An exhibition has been launched to commemorate the 700th anniversary of the consecration of St Andrews Cathedral.
Among the items on display is a manuscript from the early 13th Century recording a local resident’s donation of an annual payment from a brewery near Elie to the cathedral.
The iconic ruins were once the largest building in Scotland and took more than 150 years to construct.
A series of events is planned over the summer by Historic Scotland to mark the septicentennial.
Dr Bess Rhodes, of St Andrews University School of History, said: “For so many years the cathedral was the religious heart of Scotland, and a central part of the St Andrews community.
“To this day the cathedral ruins dominate the east end of St Andrews.
“One of the great things about the exhibition is the way it reminds us of the different appearance of the cathedral in the past and the varied people who valued and knew this building.”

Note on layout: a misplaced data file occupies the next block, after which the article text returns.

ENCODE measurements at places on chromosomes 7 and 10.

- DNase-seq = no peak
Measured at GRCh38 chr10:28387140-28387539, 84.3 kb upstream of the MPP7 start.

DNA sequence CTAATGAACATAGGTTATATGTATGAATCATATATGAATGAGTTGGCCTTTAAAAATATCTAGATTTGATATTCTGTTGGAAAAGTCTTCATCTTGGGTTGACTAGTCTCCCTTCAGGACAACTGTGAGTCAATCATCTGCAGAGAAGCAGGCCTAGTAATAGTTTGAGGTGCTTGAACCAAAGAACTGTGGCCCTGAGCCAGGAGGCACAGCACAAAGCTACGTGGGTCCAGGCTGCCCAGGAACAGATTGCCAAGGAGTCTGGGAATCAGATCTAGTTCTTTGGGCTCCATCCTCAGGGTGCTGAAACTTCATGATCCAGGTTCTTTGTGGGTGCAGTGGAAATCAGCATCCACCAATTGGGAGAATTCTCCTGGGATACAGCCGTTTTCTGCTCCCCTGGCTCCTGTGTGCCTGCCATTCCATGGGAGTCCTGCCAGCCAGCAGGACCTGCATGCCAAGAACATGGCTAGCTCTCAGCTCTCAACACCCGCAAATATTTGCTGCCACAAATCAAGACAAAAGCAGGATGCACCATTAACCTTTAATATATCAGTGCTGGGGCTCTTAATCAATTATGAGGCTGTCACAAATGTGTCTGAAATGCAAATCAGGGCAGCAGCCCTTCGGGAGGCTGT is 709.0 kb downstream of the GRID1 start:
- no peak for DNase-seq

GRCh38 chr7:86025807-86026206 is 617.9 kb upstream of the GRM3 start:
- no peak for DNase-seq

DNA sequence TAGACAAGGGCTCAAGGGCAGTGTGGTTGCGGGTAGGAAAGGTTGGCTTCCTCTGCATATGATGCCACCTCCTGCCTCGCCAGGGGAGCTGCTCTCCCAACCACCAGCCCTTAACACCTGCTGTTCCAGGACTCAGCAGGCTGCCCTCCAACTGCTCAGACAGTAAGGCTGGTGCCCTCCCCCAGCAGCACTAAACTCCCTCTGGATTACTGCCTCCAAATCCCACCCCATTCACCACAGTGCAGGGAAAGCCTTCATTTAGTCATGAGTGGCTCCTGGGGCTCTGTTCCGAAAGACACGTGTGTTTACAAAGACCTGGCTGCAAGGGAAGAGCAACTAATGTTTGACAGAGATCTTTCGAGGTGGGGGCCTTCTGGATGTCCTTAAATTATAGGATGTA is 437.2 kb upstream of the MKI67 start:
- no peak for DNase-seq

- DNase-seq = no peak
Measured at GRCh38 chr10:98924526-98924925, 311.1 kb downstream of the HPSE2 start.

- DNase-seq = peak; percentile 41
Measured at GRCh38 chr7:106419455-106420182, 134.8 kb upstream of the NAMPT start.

Manuscripts and documents are complemented by an image from the 3D interactive reconstruction of how the cathedral looked in 1318, produced by Open Virtual Worlds, a research group from the university’s School of Computer Science.
A new digital reconstruction is being produced of the cathedral, showing how the site might have looked in 1559 just before it was sacked by Protestant Reformers, and Dr Rhodes is working on historical research to support it.
The exhibition also features photographs and historical records dating from the 13th to the 20th century.
As the religious capital of Scotland, St Andrews was home to the kingdom’s most important bishopric and the shrine of the nation’s patron saint.
On July 5, 1318, King Robert the Bruce and most of the Scottish nobility witnessed Bishop William Lamberton official bless the Cathedral of St Andrews.